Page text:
As shown in FIGS. 16 and 17, when the assembly 16 is mounted in position, the gate 216 is disposed above a pick roller 224 within the printer. The pick roller 224 is rotatable by a suitable drive motor (not shown) to pick a card from the hopperassembly 16. FIGS. 16 and 17 illustrate a card 226 ready to be picked. As the pick roller 224 rotates in the direction of the arrow in FIG. 17, the front edge of the card 226 is pinched between an angled surface 228 of the gate 216, which is biased bythe spring 220, and the pinch roller 224. This causes the gate 216 to lift upward and the card 226 to advance into the printer 10.

FIG. 18 illustrates details of the hopper assembly 16', as well as an alternative method of implementing an interchangeable input hopper system through the use of interchangeable hopper shells. The assembly 16' includes a hopper chassis 230, aninput hopper shell 232 detachably connectable to the chassis 230 and an output hopper shell 234 detachably connectable to the chassis 230. The input hopper shell 232 is connected to the chassis 230 when a user wants to hold a maximum of, for example,100 CR80 sized cards. Alternatively, to hold a larger number of CR80 sized cards, for example 200 cards, the input hopper shell 232 can be removed and replaced with an input hopper shell 236 shown in FIG. 20.

As shown in FIG. 18, the chassis 230 defines the slot 218, rotatably supports the gate 216 via integral pins 238 formed on the chassis 230, and is integrally formed with the hooks 202 and arms 206. The chassis 230 includes a pair of upper sidewalls 240, 242, and an upper, rear wall 244 which together define a card receiving area 246. Further, each upper side wall 240, 242 of the chassis 230 is formed with locking projections 248, 250 on the outer surface thereof (only one set of lockingprojections is visible in the Figures).

The input hopper shell 232 comprises a main housing 252 formed by side walls 254, 256, a top wall 258 and a partial rear wall (not visible) which together define an open area. A door 260 is pivotally connected to the side wall 256 forcontrolling access to the open area. Each side wall 254, 256 includes means for locking engagement with the locking projections 248, 250 of the chassis 230. In particular, the each side wall 248, 250 includes an aperture 262 that snap fit connects withthe locking projections 250, while each side wall 254, 256 includes a channel 264 that snap fit connects with the lock projections 248. Further, each side wall 254, 256 includes a flange 266 (only one flange is visible in the figures) that slides infront of a corresponding flange 268 formed on the sides 240, 242 of the chassis 230.

Similarly, the output hopper shell 234 comprises a pair of side walls 270, 272 that are interconnected by bridge 274. The side walls 270, 272 each include a pair of spaced ribs 276 on the inner surface thereof. The chassis 230 includes a pairof spaced ribs 278 on a pair of lower side walls 280, 282. The front ends of the ribs 278 are angled toward each other to act as a guide for the ribs 276 on the side walls 270, 272 of the shell 234. Further, the lower side walls 280, 282 each alsoinclude a locking projection 284, while the side walls 270, 272 of the shell 234 each include an aperture 286 that receive the locking projections 284.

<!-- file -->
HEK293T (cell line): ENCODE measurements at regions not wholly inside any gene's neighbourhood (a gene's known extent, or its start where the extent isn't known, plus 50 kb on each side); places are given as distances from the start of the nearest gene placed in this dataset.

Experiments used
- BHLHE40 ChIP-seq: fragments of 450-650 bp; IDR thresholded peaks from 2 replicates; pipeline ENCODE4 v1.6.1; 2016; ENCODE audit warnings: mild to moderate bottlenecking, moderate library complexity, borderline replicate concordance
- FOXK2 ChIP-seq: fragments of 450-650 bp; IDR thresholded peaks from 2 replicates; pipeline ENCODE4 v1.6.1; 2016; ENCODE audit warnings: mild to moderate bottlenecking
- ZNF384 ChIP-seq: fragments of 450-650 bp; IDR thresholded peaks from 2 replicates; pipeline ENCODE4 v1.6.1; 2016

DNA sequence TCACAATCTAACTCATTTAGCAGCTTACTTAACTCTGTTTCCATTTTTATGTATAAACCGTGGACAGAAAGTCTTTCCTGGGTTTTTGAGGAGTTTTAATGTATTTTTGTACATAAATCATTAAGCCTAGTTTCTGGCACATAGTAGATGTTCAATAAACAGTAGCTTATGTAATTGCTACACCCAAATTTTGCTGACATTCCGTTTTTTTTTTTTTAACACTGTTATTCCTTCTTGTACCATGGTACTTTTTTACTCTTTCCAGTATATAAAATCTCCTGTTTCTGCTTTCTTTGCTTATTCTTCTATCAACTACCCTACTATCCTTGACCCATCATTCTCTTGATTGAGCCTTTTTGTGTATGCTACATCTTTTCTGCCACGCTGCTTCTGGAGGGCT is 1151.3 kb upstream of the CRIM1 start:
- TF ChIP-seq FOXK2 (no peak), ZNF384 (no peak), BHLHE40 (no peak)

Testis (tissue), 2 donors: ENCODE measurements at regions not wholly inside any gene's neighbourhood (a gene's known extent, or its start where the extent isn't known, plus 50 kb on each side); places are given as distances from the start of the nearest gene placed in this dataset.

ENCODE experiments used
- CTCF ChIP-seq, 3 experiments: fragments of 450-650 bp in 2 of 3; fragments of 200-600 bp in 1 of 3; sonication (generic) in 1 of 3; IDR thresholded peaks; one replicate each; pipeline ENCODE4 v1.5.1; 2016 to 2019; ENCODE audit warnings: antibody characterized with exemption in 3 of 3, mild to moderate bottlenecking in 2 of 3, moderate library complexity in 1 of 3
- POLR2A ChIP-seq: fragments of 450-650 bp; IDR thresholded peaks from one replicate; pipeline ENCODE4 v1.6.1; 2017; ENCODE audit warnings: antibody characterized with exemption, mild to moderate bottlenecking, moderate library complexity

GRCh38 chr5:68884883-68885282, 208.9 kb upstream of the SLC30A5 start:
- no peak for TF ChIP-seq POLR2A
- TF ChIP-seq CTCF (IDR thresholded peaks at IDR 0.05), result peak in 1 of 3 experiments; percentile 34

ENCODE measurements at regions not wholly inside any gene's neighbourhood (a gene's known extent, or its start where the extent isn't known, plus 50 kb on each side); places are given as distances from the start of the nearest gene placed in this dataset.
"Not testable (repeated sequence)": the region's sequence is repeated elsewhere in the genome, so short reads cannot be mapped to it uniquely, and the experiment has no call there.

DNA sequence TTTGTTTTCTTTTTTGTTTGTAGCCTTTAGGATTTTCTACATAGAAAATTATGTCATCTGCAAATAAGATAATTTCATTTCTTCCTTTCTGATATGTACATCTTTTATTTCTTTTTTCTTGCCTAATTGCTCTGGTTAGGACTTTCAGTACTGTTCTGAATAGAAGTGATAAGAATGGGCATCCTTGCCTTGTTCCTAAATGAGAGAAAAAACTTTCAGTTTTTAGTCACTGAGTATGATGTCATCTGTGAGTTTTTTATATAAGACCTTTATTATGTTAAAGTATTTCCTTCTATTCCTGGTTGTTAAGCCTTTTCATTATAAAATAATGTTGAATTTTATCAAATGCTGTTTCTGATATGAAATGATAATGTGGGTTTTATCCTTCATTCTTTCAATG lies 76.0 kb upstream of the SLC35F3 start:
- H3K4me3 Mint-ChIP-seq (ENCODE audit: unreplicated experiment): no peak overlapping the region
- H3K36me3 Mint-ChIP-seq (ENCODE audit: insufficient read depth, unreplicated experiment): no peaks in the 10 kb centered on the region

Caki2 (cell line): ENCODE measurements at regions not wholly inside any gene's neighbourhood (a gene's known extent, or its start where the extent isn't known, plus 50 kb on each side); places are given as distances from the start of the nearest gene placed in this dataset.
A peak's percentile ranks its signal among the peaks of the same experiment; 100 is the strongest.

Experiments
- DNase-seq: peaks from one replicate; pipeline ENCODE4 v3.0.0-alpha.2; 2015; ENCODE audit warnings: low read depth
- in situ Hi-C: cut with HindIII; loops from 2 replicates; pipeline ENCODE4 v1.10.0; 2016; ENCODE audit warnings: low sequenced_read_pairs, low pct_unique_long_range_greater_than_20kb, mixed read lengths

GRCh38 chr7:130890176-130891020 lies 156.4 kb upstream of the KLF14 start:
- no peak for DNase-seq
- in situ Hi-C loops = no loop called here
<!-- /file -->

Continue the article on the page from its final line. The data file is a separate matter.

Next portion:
The hopper assembly 16' is formed by attaching the output hopper shell 234 to the lower end of the chassis 230. The shell 234 is brought toward the chassis 230 so that the ribs 276 are above and below the ribs 278. The shell 234 is then pushedonto the chassis 230 until the locking projections 284 snap into the apertures 286. FIG. 19 illustrates the output hopper shell 234 mounted on the chassis 230.

The input hopper shell 232 is then attached to the chassis 230 by bringing the shell 232 down from above the chassis 230. The shell 232 and chassis 230 should be aligned such that the flanges 266 on the shell 232 are in front of the flanges 268on the chassis 230. One continues to push the shell 232 onto the chassis 230 until the locking projections 250 snap fit into the apertures 262 and the locking projections 248 snap fit into the channels 264.

When attached, the partial rear wall of the shell 232 will be behind the rear wall 244 of the chassis 244. Further, the walls of the chassis 230, the top wall of the shell 232 and the door will define a compartment sufficient to hold apredetermined number of cards, for example 100 CR80 sized cards.

The capacity of the input hopper can be increased by replacing the shell 232 with the shell 236. The shell 236 is similar in construction to the shell 232, but is larger vertically to accommodate more cards. In addition to the details describedfor the shell 232, the shell 236 also includes ribs 290 on the side walls 254, 256. The ribs 290 extend inwardly to help define a card receiving area of sufficient size when the shell 236 is mounted on the chassis 230. When the shell 236 is attached,the bottom end of the ribs 290 will be disposed adjacent the top of the chassis 230.

The shell 236 attaches to the chassis 230 is the same manner as the shell 232. However, when the shell 236 is used, the shell 236 and chassis 230 will define a compartment sufficient to hold a larger predetermined number of cards, for example200 CR80 sized cards.

Therefore, by either replacing the entire hopper assembly with a new hopper assembly, or by replacing one input hopper shell for another input hopper shell, the card holding capacity of the input hopper can be changed.

All components of the input hopper assemblies 16, 16' are preferably made of plastic, expect for the spring 220. However, a variety of materials could be used in place of, or in combination with, plastic.

The above specification, examples and data provide a complete description of the invention. Many embodiments of the invention, not explicitly described herein, can be made without departing from the spirit and scope of the invention.